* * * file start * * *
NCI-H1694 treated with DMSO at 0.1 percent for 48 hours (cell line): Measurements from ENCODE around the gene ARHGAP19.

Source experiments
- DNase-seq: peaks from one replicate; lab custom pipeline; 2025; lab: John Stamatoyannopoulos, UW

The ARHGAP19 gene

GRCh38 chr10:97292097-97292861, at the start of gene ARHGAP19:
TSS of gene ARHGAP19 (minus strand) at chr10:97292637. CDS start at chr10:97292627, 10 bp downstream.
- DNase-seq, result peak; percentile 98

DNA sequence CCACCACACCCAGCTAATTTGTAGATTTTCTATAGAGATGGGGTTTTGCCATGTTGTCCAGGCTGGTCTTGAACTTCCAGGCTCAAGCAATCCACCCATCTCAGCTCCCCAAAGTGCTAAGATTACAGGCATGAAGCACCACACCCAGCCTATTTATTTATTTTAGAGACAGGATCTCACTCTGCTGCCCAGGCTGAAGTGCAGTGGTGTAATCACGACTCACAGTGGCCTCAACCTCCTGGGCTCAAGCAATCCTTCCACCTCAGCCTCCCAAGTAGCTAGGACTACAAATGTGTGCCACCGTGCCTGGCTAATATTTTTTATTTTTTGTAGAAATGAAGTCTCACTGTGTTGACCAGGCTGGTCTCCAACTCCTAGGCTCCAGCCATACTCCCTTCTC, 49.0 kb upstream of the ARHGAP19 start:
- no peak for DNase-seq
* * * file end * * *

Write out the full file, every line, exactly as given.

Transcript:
NCI-H1694 treated with DMSO at 0.1 percent for 48 hours (cell line): Measurements from ENCODE around the gene ARHGAP19.

Source experiments
- DNase-seq: peaks from one replicate; lab custom pipeline; 2025; lab: John Stamatoyannopoulos, UW

The ARHGAP19 gene

GRCh38 chr10:97292097-97292861, at the start of gene ARHGAP19:
TSS of gene ARHGAP19 (minus strand) at chr10:97292637. CDS start at chr10:97292627, 10 bp downstream.
- DNase-seq, result peak; percentile 98

DNA sequence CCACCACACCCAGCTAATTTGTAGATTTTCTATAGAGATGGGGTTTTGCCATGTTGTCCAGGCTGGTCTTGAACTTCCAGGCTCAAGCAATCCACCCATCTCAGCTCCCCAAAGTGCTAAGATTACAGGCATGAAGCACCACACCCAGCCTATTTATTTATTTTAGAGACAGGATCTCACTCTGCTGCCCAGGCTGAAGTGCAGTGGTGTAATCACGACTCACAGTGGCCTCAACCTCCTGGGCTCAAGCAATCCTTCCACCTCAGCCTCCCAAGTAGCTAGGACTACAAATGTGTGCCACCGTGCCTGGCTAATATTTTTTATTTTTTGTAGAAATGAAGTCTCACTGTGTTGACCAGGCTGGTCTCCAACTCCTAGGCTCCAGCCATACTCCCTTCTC, 49.0 kb upstream of the ARHGAP19 start:
- no peak for DNase-seq